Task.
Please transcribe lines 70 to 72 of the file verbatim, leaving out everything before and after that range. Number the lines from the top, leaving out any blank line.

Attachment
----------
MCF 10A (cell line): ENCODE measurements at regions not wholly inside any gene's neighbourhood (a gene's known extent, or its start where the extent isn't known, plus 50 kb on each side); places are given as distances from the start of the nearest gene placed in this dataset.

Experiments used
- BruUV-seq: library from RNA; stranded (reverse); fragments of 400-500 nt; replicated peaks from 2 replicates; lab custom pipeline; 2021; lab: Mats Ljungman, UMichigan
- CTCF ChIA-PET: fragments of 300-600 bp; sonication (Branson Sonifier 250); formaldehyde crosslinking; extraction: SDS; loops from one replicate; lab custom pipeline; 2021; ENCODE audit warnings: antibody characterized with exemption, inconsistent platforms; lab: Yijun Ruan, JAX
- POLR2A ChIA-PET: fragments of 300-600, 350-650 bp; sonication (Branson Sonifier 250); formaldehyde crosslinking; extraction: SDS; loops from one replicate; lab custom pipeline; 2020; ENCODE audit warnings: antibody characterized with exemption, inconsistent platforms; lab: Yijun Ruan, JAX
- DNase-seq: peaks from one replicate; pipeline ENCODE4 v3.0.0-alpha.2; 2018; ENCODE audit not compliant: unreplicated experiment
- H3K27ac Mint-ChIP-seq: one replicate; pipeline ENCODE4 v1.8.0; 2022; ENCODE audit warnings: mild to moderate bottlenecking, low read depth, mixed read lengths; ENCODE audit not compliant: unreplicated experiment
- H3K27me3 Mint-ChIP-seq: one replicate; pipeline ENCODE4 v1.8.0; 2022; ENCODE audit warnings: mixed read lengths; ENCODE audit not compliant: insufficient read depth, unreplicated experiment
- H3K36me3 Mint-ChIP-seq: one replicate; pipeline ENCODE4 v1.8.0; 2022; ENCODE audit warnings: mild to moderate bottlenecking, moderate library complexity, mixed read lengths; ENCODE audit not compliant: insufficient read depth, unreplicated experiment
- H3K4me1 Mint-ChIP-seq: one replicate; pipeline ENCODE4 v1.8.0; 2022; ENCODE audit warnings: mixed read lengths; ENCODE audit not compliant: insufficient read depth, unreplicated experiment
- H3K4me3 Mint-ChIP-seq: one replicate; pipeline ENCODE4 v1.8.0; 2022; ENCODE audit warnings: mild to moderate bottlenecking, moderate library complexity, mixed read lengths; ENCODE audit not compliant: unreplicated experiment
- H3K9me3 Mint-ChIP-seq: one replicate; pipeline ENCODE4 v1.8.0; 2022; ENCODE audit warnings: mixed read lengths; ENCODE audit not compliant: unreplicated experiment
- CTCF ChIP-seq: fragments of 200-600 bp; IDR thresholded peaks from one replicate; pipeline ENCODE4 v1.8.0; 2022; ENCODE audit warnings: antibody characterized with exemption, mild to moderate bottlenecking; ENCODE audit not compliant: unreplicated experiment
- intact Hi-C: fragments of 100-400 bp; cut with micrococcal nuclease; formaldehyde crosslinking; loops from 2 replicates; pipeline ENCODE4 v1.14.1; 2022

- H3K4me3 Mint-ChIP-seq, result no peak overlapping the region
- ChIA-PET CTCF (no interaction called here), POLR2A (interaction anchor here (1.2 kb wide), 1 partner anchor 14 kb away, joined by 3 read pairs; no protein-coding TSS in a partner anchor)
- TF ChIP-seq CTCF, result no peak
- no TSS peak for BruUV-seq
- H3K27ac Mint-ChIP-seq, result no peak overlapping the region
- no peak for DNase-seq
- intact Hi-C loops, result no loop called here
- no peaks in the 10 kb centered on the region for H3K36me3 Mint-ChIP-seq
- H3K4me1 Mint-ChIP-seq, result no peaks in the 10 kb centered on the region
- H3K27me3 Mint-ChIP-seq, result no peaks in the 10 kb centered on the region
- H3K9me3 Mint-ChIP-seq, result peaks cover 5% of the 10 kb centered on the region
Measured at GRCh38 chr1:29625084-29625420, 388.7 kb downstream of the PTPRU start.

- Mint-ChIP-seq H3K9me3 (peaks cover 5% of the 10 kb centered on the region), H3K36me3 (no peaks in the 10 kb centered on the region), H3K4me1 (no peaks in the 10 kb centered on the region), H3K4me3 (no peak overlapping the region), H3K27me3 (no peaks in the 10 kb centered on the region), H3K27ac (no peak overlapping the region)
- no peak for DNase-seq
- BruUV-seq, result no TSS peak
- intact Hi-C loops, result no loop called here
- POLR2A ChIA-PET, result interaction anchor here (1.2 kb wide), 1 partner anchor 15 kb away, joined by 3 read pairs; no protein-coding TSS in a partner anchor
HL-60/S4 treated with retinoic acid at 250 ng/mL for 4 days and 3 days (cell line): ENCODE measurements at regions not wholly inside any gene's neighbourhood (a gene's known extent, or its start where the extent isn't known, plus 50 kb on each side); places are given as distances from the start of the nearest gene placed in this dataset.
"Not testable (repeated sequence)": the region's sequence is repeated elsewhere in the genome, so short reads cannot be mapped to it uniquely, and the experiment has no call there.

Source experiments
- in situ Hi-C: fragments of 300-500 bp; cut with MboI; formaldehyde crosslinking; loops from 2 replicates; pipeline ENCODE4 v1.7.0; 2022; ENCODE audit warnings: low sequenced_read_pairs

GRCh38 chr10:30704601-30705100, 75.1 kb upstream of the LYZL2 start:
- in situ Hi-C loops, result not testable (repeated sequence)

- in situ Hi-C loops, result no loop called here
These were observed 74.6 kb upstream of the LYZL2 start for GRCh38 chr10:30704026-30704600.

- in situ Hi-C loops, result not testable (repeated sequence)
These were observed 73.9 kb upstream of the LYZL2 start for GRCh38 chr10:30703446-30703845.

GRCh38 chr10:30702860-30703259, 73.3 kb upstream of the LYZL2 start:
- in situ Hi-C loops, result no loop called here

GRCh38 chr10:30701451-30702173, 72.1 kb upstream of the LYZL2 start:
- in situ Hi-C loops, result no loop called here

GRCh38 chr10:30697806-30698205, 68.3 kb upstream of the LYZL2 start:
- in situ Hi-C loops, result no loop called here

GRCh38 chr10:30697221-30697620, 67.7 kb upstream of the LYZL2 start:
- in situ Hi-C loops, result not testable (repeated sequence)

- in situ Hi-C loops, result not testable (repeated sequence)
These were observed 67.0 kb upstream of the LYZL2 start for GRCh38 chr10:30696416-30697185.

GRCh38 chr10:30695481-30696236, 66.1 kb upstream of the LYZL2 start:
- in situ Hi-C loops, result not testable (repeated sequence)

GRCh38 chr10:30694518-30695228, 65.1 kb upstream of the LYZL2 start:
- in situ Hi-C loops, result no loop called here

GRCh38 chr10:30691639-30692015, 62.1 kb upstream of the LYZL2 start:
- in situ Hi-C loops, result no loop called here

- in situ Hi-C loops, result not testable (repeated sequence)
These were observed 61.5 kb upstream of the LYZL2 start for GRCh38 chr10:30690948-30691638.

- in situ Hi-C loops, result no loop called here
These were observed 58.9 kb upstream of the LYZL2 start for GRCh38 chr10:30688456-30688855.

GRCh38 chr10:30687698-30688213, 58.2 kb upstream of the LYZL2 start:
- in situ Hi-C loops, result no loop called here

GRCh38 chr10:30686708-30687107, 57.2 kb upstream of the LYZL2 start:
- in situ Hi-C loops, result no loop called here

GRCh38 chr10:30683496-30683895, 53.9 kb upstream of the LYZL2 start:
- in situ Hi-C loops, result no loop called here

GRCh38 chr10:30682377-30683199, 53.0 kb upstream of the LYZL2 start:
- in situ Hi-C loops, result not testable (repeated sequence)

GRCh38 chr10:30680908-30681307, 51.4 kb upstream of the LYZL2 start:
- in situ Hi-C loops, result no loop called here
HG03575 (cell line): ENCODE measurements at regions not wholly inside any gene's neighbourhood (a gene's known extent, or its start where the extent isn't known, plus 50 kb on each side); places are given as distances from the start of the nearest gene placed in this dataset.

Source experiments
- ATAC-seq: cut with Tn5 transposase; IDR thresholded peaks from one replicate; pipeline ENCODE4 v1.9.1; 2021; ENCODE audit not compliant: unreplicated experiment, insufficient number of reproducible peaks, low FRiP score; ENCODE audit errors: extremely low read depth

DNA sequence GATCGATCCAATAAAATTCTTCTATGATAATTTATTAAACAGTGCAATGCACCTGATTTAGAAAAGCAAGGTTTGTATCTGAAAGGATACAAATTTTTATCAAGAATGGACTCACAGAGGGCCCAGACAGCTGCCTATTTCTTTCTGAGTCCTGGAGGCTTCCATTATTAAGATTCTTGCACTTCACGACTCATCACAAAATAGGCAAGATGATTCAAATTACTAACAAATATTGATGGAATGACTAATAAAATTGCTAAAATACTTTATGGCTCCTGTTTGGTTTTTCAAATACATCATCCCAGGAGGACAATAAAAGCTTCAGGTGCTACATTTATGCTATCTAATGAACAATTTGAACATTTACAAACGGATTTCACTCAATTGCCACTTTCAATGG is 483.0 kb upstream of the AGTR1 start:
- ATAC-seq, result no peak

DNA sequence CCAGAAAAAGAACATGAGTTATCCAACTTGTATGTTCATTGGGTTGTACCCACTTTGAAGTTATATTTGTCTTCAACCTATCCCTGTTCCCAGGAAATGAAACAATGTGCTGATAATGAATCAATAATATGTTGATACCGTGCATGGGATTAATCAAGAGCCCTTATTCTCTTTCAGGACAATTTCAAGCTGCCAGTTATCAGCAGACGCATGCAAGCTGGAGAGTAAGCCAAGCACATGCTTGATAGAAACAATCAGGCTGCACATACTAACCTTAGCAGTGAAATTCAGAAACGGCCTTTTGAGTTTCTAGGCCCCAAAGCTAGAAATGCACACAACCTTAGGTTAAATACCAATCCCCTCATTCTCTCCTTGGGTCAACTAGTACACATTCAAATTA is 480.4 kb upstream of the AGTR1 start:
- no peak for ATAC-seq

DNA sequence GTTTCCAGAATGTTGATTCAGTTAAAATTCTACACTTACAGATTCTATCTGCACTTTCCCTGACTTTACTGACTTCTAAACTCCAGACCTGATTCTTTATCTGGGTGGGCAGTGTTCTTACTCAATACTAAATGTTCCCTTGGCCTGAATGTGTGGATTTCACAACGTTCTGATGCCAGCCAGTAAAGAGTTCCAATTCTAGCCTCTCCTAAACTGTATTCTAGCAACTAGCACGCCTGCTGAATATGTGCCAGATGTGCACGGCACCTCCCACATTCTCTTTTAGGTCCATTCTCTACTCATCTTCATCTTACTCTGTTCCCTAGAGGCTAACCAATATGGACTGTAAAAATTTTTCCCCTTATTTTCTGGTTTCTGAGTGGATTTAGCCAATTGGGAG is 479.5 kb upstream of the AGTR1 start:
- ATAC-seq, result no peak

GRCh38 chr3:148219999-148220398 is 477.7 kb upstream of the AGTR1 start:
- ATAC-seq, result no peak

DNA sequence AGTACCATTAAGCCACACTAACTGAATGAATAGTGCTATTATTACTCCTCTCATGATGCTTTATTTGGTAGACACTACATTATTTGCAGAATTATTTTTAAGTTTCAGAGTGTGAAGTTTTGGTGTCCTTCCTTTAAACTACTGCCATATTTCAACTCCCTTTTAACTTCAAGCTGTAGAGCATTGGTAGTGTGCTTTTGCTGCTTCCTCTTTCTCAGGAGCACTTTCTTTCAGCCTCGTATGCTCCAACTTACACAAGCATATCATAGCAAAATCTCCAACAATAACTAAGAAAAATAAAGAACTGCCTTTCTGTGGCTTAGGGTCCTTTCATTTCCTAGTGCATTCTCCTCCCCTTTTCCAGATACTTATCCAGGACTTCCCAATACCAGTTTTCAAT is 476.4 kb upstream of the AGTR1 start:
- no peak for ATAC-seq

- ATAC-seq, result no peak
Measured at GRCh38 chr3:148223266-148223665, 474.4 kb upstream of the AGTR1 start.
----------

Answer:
GRCh38 chr10:30680908-30681307, 51.4 kb upstream of the LYZL2 start:
- in situ Hi-C loops, result no loop called here
HG03575 (cell line): ENCODE measurements at regions not wholly inside any gene's neighbourhood (a gene's known extent, or its start where the extent isn't known, plus 50 kb on each side); places are given as distances from the start of the nearest gene placed in this dataset.